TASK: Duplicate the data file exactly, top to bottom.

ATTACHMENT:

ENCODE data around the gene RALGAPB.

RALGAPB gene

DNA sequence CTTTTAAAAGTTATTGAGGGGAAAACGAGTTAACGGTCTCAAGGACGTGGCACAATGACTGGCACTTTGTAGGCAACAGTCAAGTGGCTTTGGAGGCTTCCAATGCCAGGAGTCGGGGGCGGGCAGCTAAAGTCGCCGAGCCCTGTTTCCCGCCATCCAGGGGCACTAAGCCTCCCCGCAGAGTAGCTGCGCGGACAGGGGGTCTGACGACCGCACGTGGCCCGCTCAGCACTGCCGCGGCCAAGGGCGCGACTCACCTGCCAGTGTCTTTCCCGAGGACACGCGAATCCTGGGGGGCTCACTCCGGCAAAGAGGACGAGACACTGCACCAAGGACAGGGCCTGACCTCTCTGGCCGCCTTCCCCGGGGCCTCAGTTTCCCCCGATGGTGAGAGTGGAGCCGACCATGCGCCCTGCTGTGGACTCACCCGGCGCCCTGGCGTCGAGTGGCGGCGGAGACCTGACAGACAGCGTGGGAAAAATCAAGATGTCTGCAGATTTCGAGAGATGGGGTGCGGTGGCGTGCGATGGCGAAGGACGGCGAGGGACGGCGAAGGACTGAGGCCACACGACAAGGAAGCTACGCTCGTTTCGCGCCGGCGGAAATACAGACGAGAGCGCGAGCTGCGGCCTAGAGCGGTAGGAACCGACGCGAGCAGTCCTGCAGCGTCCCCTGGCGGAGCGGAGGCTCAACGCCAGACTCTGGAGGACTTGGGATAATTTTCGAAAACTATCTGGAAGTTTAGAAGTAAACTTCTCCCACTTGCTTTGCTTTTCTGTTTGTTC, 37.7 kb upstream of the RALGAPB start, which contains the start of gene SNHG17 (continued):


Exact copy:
ENCODE data around the gene RALGAPB.

RALGAPB gene

DNA sequence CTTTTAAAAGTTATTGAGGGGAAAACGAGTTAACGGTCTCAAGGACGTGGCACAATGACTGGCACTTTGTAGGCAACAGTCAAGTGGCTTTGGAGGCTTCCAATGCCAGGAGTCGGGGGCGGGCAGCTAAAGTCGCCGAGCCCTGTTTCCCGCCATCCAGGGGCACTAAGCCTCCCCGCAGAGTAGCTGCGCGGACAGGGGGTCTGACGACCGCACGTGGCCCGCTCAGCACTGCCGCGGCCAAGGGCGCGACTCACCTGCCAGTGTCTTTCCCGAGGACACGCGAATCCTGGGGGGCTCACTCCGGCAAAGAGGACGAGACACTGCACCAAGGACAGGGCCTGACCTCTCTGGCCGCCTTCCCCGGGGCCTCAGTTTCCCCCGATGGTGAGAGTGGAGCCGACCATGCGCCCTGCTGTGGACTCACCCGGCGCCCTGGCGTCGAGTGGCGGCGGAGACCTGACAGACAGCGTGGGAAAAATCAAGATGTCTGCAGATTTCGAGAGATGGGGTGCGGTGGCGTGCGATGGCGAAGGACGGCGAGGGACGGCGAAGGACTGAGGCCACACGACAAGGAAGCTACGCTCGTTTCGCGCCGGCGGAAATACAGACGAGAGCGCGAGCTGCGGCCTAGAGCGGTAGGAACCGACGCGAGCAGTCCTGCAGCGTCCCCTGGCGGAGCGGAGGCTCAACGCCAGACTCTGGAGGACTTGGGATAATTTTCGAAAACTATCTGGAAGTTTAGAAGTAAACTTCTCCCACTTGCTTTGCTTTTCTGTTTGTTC, 37.7 kb upstream of the RALGAPB start, which contains the start of gene SNHG17 (continued):